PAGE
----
The Scope of VA Healthcare: Hiring Doctors Isn’t Easy
The VA (U.S. Department of Veterans Affairs) provides much needed healthcare services to those who have served our country. Their mission statement: “To fulfill President Lincoln’s promise ‘To care for him who shall have borne the battle, and for his widow, and his orphan’ by serving and honoring the men and women who are America’s veterans.”
Unfortunately, it is far too common for veterans to end up on waitlists that lead to weeks or months of waiting time before seeing a doctor. Like other healthcare organizations, VA facilities are dealing with staffing shortages, which are often linked to the long wait times.
Bottom line: it is not easy for the VA to hire new doctors. This is not just due to budget constraints; the fact is that, whether right or wrong, many doctors have trepidation when it comes to working at VA facilities. Without identifying feasible solutions, the VA may continue to struggle in it’s battle to provide health care for the increasing number of veterans relying on their services.
Lack of Interest
A 2015 survey from The Medicus Firm found that only 4 percent of healthcare providers would actually wish to work in military or government-employed practice. Although this was an increase from 2014 (2.5%), the study reveals that it is still common for physicians to prefer private healthcare facilities and hospitals rather than in VA facilities. The lack of interest is a major impediment to the VA finding the doctors needed to handle the increasing demands of veterans.
Lack of Funds
Funding is another large component of the VA’s healthcare problems. Many veterans rely on VA facilities for numerous healthcare concerns beyond just treatment for issues related to their military service, increasing the demand on the facilities. There has also been an increase in the number of veterans. The number of veterans increased 141% between 1996 and 2003, resulting in an influx of VA patients. However, the facilities did not get nearly enough funding to handle it, with less than 60% increase in the budget.
Congress has responded and is working on providing funding for additional staff in the VA facilities. However, along with additional funds the VA also needs to attract doctors who actually want to take the jobs. With a general staffing shortage around the country, doctors can typically go where they want to for jobs.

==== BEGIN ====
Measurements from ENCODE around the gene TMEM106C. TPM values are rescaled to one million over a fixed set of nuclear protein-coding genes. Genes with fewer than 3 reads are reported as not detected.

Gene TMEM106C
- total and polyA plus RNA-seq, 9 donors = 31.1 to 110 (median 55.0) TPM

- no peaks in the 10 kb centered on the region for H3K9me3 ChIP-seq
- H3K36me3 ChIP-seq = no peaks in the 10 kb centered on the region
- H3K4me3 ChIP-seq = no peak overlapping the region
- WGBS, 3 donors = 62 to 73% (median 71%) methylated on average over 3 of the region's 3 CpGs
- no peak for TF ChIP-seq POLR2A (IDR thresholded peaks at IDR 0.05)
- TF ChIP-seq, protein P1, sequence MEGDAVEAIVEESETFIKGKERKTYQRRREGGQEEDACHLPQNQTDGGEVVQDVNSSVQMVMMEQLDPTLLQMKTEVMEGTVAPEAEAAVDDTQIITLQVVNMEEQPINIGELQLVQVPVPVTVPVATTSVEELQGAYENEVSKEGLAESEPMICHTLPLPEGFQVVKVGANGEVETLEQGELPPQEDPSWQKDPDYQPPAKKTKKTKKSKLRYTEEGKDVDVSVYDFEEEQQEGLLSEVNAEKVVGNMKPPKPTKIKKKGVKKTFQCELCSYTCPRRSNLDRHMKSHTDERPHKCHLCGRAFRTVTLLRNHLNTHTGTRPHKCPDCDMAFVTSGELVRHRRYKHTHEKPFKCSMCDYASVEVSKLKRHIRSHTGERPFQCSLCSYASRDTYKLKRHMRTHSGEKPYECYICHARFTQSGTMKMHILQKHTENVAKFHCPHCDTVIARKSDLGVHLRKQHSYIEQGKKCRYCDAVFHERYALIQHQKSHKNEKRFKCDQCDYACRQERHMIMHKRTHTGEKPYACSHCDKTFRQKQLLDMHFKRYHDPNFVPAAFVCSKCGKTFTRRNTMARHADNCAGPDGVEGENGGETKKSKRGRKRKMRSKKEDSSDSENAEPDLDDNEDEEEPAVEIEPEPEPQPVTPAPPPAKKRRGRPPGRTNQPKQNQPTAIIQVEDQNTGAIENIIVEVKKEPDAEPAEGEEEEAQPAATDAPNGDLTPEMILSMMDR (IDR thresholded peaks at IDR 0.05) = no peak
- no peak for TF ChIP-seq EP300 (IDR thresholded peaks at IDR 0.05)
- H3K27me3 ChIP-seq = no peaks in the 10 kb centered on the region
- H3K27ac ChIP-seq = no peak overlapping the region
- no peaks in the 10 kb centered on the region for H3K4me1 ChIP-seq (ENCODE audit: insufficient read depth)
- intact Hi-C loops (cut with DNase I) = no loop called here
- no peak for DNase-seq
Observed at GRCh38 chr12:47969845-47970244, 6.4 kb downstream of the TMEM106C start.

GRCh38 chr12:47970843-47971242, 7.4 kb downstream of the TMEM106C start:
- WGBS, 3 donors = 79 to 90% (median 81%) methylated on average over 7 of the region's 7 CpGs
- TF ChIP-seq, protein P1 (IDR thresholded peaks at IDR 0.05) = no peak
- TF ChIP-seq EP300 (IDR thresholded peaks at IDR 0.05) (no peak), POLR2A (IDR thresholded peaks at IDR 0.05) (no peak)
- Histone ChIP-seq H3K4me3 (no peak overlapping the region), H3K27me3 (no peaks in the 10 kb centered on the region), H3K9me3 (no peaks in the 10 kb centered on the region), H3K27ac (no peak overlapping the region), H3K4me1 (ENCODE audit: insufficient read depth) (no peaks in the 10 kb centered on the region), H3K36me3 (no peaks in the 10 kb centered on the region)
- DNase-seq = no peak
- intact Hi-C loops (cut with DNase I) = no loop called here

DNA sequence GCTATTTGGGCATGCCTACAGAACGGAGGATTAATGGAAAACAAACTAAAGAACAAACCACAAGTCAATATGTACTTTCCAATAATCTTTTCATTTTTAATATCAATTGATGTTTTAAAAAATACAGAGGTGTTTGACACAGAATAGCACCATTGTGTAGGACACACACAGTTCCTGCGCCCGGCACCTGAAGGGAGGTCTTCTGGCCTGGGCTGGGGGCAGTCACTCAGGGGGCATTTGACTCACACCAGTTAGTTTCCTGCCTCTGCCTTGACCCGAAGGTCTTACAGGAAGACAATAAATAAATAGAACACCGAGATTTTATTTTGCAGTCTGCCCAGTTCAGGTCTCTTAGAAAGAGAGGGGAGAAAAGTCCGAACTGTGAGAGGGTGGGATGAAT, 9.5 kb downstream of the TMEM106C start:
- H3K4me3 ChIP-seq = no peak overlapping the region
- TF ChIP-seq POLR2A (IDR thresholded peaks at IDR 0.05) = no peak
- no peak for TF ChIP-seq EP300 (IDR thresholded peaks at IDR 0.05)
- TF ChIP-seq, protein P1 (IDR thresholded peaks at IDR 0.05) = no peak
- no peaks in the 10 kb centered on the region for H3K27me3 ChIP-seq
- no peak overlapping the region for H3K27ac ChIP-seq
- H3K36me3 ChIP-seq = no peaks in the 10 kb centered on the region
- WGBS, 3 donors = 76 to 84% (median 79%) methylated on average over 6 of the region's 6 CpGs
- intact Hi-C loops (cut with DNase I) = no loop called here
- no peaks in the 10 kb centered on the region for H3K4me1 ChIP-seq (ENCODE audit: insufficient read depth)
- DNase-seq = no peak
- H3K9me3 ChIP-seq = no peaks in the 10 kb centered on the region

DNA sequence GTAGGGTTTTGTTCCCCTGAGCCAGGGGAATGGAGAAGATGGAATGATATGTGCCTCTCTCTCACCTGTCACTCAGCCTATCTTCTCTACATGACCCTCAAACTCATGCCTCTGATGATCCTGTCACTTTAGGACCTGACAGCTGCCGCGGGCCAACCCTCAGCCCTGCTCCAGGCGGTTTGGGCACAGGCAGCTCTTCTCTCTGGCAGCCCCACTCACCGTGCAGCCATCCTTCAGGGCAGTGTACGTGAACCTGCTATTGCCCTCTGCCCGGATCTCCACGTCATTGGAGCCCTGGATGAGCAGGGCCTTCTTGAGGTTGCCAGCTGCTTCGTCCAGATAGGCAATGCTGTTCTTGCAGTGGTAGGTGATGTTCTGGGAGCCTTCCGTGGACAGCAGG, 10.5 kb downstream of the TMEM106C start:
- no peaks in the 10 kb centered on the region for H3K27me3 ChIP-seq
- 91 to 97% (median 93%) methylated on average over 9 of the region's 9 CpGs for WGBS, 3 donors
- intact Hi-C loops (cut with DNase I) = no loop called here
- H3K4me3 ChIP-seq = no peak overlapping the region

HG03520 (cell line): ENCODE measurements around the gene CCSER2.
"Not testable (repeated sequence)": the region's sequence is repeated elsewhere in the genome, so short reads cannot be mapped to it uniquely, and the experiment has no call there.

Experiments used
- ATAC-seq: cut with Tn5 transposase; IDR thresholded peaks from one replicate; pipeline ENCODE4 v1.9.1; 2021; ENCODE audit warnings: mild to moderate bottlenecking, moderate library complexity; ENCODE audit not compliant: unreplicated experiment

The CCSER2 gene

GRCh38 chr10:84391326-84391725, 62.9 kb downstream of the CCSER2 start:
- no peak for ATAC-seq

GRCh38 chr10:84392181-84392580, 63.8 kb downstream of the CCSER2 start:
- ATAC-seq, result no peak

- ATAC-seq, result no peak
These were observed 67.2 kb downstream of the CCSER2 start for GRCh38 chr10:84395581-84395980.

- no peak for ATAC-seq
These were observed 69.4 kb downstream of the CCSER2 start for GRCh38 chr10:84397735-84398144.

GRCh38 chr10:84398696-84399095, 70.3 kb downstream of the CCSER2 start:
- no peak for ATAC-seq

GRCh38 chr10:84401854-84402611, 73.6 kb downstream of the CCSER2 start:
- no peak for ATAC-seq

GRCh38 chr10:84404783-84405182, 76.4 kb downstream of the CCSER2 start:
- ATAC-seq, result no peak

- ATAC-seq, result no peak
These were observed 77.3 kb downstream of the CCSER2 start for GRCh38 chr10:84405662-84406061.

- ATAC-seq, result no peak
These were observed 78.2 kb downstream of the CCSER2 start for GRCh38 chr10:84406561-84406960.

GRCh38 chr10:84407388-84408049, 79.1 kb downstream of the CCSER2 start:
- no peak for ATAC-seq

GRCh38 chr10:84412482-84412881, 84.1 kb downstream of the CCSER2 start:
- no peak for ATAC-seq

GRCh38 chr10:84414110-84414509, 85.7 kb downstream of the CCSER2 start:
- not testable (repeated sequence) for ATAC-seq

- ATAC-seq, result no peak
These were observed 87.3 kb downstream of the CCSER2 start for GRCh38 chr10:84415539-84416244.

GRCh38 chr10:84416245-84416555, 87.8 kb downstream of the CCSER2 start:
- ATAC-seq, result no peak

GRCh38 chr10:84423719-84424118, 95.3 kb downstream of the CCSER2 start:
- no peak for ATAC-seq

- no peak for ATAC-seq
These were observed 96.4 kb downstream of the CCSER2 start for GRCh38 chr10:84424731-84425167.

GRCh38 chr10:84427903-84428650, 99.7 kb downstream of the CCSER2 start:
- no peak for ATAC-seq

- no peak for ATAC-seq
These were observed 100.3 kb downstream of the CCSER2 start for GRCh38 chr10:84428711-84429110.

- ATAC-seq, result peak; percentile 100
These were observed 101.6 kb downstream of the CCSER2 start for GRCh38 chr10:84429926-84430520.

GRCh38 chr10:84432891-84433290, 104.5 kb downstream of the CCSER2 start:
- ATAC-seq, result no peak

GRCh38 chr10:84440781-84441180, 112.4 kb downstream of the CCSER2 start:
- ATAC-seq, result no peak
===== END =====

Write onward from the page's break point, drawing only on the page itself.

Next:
Locum Tenens to the Rescue?
Locum tenens provides one solution for the VA. Doctors and other medical professionals can come into VA facilities during busy periods and help patients get the care they need. Already, many VA facilities depend on locum tenens medical staff to make up the staffing shortages. Many of the VA jobs are tough, requiring long hours in rural areas for less pay than private facilities. Locum tenens allows physicians to practice and then leave before they get burned out.
Although this provides a solution, it also has the potential to negatively impact aspects of care, such as continuity of care and communication, if there is not the right structure in place to create oversight.
What About the Full Practice Authority Rule for NPs?
Another potential solution is currently being debated. The Department of Veteran Affairs proposed to allow nurse practitioners full practice authority in VA facilities, no matter in which state. This would give NPs the ability to practice without oversight from physicians, even in the states that require supervision by physicians, such as Texas, Georgia, and Florida.
Many studies have found that NPs have sufficient knowledge, education, and experience to provide safe and effective healthcare. The VA hopes that this would help veterans get access to the high-quality health care they deserve and provide more efficient use of the VA resources. However, the American Medical Association opposes the proposal and has expressed the following:
“The American Medical Association (AMA) is disappointed by the Department of Veterans Affairs’ (VA) unprecedented proposal to allow advanced practice nurses (APRN) within the VA to practice independently of a physician’s clinical oversight, regardless of individual state law. With over 10,000 hours of education and training, physicians bring tremendous value to the healthcare team. All patients deserve access to physician expertise, whether for primary care, chronic health management, anesthesia, or pain medicine.”
As the argument continues, it appears as though the VA plans to continue its plan to bring in NPs. There is also the potential to increase their staff numbers with locum tenens nurse practitioners until they can attract more permanent staff, whether physicians or NPs.
There are many strategies that the VA could use to help solve its physician shortages and start to offer the quality of care that veterans deserve. A new structure, more funding, NPs, locum tenens physicians and other options can work together to rebuild the broken system and create one that is effective and up to date for the needs of the modern era.
Contact us to learn more about the benefits of locum tenens work.